China challenges Britain over Huawei ban after reports intelligence services found no security threat




China has challenged the UK to justify its ban on Huawei Technologies amid claims British intelligence had "planted people" in the Chinese telecoms giant and concluded there was no national security threat.

Foreign ministry spokesman Zhao Lijian said on Monday that he wanted to "listen to what the UK has to say" about the claims, made by a former Singaporean diplomat at a forum last year.

Espionage trial kicks off for ex-Huawei employee and Polish agent

"Some people in the UK had bowed to a certain country out of political interest, falling into the whirlpool of 'pan-securitisation' and suppressing certain Chinese enterprises," Zhao said.

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The United States has banned Huawei over national security and urged its allies to follow suit.

Zhao was responding to a question about the comments made by Kishore Mahbubani, Singapore's former representative to the United Nations, who said he had been told by a "very distinguished British citizen" that the UK had been investigating Huawei.

A clip from the speech, taken at a forum hosted by the German think tank the Konrad Adeneur Siftung in November last year, was published on the social media accounts of China's state broadcaster CCTV on Saturday.

Mahbubani said that in January 2020 he was told: "We have planted our people in Huawei. We have scrubbed everything. Huawei is not a threat to us."

 

Kishore Mahbuban said an unnamed Briton has told him the UK had concluded Huawei was no threat. Photo: Handout alt=Kishore Mahbuban said an unnamed Briton has told him the UK had concluded Huawei was no threat. Photo: Handout>

Mahbubani, who is now a distinguished fellow at the National University of Singapore's Asia Research Institute, has previously described the decision to put Huawei on the US entity list as a "geopolitical decision".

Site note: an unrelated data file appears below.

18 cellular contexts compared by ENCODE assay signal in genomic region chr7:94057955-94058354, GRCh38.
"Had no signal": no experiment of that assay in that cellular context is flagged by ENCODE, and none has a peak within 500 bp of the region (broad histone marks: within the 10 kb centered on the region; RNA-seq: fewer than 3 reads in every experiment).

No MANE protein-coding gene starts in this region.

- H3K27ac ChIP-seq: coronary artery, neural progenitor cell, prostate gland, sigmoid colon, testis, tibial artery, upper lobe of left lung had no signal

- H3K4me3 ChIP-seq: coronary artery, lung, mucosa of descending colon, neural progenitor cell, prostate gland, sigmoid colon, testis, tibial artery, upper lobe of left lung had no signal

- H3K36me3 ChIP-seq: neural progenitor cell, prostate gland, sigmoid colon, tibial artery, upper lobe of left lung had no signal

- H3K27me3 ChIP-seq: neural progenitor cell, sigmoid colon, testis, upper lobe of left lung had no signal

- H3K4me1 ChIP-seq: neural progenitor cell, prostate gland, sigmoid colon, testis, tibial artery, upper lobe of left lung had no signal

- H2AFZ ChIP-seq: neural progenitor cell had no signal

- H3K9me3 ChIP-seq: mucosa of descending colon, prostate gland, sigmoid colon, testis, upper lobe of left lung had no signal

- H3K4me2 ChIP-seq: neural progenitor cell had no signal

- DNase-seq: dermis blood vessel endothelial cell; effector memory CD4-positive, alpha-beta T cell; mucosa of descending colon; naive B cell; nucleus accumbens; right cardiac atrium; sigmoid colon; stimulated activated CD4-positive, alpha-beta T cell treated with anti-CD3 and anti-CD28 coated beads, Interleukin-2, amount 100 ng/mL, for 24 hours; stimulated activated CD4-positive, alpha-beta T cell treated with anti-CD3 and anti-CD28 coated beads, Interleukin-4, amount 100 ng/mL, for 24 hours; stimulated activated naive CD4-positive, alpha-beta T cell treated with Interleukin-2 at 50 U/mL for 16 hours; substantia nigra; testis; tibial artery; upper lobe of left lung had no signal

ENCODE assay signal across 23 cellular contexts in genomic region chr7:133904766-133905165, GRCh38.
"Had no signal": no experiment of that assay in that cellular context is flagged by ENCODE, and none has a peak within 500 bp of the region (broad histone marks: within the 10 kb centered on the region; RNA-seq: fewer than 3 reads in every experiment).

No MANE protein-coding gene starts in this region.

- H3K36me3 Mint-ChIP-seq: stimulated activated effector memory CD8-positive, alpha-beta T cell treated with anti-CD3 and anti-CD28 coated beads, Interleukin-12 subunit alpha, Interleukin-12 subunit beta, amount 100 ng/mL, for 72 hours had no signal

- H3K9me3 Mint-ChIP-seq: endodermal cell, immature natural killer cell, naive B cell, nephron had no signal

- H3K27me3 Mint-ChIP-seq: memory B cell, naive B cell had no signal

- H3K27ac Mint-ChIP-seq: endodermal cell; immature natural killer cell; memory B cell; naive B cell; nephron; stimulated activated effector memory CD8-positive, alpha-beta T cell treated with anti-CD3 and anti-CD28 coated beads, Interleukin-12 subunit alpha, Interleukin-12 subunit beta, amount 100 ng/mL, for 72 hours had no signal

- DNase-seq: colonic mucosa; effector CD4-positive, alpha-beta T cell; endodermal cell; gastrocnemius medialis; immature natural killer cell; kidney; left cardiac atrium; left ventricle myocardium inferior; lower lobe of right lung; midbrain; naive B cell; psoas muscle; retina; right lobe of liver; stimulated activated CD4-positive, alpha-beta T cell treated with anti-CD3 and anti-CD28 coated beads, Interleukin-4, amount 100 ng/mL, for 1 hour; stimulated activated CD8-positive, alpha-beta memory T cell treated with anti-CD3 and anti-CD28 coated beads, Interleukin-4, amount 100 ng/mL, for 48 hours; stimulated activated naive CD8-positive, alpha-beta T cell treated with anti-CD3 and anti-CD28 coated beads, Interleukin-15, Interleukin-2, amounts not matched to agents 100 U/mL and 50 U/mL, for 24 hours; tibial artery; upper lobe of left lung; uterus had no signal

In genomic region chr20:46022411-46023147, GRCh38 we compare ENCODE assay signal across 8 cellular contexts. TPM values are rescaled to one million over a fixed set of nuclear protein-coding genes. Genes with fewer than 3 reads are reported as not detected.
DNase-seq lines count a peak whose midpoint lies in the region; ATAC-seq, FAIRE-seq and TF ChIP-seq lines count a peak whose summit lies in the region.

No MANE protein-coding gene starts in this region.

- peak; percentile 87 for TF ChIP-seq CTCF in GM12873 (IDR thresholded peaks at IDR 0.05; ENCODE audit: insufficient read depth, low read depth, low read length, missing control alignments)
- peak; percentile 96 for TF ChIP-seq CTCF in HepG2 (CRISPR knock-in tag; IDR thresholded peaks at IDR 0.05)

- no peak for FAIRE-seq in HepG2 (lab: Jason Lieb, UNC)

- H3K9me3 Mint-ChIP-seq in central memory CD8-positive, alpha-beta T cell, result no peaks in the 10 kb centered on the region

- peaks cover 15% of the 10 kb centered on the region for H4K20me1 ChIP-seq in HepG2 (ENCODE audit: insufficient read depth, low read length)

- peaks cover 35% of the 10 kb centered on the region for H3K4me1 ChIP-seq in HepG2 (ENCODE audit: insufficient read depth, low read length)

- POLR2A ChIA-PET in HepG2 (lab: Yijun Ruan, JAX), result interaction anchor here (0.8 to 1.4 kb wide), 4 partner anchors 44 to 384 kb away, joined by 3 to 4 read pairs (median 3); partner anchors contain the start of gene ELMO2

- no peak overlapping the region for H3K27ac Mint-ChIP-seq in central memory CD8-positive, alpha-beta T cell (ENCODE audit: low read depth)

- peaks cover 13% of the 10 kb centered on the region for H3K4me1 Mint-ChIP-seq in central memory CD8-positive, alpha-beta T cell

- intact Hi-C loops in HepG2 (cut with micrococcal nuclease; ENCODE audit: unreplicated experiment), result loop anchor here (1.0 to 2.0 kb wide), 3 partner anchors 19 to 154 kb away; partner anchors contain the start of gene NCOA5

Last week, former British business secretary Vince Cable said the British ban on Huawei "had nothing to do with national security", and was made "because the Americans told us we should do it", according to Brussels-based platform Euractiv.

Cable, a Liberal Democrat who served in the coalition government under David Cameron, said that during his time in office the British intelligence and security services gave repeated assurances that there was no risk from using Huawei services.

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The British government banned installation of new Huawei equipment as of September last year and will remove it from the country's 5G network completely by 2027. Washington has been urging its allies to shun the company since 2018, accusing it of being a security threat - accusations both Beijing and the telecoms giant have denied.

This article originally appeared in the South China Morning Post (SCMP), the most authoritative voice reporting on China and Asia for more than a century. For more SCMP stories, please explore the SCMP app or visit the SCMP's Facebook and Twitter pages. Copyright © 2022 South China Morning Post Publishers Ltd. All rights reserved.

Copyright (c) 2022. South China Morning Post Publishers Ltd. All rights reserved.

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